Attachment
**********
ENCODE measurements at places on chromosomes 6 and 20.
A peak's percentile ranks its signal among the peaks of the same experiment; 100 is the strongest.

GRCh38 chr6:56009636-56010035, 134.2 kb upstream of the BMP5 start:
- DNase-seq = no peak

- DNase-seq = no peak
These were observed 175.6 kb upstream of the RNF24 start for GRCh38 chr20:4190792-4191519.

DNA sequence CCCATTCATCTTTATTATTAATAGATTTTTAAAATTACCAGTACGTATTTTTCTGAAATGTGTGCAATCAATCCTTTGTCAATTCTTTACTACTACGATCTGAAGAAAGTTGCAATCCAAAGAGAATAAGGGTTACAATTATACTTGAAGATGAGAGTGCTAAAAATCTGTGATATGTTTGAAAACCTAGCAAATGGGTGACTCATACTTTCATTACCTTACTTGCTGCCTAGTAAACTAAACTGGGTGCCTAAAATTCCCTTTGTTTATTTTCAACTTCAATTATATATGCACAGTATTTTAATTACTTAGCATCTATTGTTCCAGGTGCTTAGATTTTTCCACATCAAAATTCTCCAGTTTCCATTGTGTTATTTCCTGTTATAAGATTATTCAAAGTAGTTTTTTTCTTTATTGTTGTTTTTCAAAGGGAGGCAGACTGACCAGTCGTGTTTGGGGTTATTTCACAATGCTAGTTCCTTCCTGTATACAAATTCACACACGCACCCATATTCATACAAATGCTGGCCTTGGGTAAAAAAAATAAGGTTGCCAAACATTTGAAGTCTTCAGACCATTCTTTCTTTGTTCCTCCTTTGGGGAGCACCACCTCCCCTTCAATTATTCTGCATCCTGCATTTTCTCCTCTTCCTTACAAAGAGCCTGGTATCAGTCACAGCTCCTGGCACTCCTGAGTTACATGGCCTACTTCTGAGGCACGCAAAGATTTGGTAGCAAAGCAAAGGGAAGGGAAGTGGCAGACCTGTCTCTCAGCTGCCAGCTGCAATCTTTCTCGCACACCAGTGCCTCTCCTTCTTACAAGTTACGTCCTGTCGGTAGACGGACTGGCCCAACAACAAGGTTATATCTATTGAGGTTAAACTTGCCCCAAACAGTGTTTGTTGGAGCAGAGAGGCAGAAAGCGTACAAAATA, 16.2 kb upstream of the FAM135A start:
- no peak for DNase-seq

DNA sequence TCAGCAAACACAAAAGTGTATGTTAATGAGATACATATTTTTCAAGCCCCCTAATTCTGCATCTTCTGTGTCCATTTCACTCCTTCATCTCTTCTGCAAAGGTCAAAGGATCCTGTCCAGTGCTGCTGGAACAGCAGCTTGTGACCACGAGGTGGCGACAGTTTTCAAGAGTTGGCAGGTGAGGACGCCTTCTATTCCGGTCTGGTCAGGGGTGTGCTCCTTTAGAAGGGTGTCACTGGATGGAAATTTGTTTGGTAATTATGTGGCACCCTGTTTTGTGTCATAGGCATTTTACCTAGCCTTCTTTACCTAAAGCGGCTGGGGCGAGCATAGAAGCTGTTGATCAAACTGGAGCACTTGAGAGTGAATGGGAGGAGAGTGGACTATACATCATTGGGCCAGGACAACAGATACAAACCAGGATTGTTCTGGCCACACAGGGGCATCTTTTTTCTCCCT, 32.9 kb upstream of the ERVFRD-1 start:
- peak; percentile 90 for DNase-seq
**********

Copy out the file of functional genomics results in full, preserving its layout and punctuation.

ENCODE measurements at places on chromosomes 6 and 20.
A peak's percentile ranks its signal among the peaks of the same experiment; 100 is the strongest.

GRCh38 chr6:56009636-56010035, 134.2 kb upstream of the BMP5 start:
- DNase-seq = no peak

- DNase-seq = no peak
These were observed 175.6 kb upstream of the RNF24 start for GRCh38 chr20:4190792-4191519.

DNA sequence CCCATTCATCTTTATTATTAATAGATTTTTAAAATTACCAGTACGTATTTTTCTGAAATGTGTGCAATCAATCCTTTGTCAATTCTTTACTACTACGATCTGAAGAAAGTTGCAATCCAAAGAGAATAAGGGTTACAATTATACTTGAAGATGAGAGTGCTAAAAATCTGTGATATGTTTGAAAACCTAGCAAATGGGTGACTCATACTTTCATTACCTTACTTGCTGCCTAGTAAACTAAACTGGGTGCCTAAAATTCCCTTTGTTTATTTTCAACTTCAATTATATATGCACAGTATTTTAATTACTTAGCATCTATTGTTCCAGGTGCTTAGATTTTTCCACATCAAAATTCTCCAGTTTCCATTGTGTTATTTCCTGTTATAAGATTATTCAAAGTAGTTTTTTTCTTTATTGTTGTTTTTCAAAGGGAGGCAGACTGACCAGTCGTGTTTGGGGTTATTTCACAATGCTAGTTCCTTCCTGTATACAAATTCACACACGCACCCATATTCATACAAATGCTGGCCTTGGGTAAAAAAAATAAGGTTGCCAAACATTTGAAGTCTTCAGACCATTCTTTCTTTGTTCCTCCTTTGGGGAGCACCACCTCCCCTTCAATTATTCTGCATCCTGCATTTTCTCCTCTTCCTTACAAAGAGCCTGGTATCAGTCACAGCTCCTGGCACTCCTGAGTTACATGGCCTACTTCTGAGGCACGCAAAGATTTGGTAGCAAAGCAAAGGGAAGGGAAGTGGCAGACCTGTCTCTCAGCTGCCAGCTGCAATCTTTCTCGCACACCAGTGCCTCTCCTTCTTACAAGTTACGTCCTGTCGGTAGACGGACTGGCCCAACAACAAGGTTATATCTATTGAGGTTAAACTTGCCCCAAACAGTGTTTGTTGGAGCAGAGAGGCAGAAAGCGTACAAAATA, 16.2 kb upstream of the FAM135A start:
- no peak for DNase-seq

DNA sequence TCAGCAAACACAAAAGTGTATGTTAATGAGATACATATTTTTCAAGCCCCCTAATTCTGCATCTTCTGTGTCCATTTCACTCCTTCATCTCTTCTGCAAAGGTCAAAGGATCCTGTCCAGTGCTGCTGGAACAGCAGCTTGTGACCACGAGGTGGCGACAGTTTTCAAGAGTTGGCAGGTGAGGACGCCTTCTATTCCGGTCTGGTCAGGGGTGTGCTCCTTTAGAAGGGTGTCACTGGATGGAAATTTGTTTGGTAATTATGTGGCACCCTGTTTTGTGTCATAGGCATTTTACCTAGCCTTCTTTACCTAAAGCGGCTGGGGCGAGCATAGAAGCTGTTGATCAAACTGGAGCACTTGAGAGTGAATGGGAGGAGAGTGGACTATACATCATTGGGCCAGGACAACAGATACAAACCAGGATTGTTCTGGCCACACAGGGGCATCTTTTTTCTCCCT, 32.9 kb upstream of the ERVFRD-1 start:
- peak; percentile 90 for DNase-seq